Posted by: Robin Koontz | November 3, 2012

The Last Hurrah

Here is the second little video clip I captured of the Funny Farm 2012 salmon spawn. This time, there are three fish! We never see very many fish in our creek, so this was cool to see a group of them:

When salmon spawn, they stop eating. Their stomachs basically disintegrate, leaving room for sperm or eggs. The fish live off their stored fat hopefully long enough to spawn, then they run out of energy and die. To note, spawning fish don’t taste very good because their meat turns to mush. We’re always amazed that people want to fish these dying animals, but people aren’t always very smart about these things.

Males show up first and spar with each other. Then the female shows up and digs a shallow nest – she turns to one side and fans her tail, which we have witnessed many times. The nest in the gravel is called a redd. The eggs hopefully stick in the high water to come, as they won’t hatch for 3-4 months. Sometimes the female hangs around to guard her eggs for a couple of weeks, but eventually she will become weak, drift downstream, and die.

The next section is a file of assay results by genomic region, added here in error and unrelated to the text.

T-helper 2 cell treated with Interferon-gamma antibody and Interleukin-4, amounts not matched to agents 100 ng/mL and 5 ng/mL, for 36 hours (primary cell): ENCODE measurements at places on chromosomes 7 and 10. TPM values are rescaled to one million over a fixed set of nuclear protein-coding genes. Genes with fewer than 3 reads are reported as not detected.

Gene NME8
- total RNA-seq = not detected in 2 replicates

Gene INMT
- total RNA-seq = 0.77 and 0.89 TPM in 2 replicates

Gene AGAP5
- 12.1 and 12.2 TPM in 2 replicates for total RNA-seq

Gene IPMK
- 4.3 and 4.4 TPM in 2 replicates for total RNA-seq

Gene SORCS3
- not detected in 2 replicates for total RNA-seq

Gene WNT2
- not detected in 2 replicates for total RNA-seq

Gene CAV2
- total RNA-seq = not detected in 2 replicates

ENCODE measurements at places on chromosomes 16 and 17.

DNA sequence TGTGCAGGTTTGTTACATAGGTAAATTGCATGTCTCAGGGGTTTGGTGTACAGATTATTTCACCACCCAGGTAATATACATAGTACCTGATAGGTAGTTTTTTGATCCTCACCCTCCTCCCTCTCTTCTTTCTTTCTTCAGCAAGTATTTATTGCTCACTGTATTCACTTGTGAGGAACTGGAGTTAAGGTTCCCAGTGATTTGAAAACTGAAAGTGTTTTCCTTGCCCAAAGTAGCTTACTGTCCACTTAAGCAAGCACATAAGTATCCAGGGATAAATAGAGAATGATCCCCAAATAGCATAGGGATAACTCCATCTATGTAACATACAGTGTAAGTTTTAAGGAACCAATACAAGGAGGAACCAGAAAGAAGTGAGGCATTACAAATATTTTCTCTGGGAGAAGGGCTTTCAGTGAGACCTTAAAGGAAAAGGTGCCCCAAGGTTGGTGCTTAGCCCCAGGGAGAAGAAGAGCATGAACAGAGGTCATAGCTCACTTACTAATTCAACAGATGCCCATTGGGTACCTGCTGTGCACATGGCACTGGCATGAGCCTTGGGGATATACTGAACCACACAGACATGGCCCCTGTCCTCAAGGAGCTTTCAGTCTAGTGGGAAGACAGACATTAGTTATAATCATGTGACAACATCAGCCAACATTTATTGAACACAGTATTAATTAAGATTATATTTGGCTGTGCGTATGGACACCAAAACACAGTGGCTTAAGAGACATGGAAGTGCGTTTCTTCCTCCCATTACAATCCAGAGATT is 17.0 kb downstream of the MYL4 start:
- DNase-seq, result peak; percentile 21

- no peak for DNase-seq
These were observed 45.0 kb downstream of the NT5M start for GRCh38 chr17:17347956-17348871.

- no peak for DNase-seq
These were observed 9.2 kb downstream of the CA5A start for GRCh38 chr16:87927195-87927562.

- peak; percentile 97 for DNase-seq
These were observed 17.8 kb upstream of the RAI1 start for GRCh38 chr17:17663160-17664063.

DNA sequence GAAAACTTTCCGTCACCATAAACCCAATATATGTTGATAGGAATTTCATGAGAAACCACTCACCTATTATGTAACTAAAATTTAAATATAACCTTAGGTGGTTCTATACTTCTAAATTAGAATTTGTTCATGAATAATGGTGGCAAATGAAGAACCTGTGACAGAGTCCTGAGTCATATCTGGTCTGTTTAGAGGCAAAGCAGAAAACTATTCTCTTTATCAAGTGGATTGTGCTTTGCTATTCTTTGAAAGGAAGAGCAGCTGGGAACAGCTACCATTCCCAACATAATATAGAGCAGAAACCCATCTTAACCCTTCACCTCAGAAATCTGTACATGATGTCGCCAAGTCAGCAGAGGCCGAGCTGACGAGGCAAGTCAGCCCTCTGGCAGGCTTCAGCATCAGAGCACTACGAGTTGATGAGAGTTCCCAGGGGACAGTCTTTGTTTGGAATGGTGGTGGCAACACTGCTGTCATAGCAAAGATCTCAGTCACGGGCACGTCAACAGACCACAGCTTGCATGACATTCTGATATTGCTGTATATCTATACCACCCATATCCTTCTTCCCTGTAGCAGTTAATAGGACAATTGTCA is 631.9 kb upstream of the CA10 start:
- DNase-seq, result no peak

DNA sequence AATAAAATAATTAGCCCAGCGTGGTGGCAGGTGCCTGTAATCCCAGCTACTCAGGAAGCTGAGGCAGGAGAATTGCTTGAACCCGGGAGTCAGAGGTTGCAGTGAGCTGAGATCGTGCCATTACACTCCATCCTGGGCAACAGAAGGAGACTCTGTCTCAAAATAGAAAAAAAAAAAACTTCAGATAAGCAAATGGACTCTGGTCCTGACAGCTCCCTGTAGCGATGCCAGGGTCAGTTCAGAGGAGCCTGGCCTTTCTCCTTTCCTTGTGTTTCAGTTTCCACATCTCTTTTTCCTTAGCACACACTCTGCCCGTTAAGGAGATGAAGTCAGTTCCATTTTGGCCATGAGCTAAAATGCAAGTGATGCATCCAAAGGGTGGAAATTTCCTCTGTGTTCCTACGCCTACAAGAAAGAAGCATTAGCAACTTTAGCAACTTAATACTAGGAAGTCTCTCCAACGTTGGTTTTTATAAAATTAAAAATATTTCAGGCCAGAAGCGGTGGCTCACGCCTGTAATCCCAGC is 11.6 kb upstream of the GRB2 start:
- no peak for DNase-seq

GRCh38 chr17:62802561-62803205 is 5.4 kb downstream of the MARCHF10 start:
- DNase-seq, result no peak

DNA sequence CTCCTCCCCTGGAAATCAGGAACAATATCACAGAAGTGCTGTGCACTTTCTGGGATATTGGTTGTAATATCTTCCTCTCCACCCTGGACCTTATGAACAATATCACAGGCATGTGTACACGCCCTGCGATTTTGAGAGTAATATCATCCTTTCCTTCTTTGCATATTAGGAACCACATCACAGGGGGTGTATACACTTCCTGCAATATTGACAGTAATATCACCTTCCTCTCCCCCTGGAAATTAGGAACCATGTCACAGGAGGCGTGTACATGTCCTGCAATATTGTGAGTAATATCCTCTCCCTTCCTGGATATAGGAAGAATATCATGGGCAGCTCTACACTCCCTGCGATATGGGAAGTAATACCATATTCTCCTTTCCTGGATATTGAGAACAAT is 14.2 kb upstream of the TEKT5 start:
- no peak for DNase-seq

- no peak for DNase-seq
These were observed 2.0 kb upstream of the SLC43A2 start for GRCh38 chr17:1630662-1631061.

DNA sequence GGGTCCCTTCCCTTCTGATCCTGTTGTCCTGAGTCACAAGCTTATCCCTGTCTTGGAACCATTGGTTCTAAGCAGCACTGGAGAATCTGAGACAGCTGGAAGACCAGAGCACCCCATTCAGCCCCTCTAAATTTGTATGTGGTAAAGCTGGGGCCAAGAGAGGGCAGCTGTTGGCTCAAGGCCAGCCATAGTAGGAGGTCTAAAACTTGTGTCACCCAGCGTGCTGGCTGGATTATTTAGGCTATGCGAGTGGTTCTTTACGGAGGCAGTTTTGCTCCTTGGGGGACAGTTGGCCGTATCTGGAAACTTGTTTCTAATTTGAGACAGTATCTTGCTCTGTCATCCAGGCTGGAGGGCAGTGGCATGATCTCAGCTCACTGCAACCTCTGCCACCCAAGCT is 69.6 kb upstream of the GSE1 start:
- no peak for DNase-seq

Her babies will hatch and a small percentage will survive long enough (2-3 years) to make their way to the ocean, where they will live and grow for a few more years. Then if they can survive the trip back upriver, they will return to their birthplace and attempt to create another generation.

Here’s a pic identifying one of the redds at the spawning area shown in the video:

We have a log tied at this spot that has become a nice habitat for spawning fish. There are other areas on our 3/4 mile of creek where fish could and probably do find good nesting sites, but this is one we can see and photograph easily. Even Jeep is getting used to hearing the familiar splash when we walk by on fall days. We’re always mesmerized by the sight of these animals, and try to do what we can to enhance and protect their habitat.


Responses

  1. Very nice, amd great to share! Thank you


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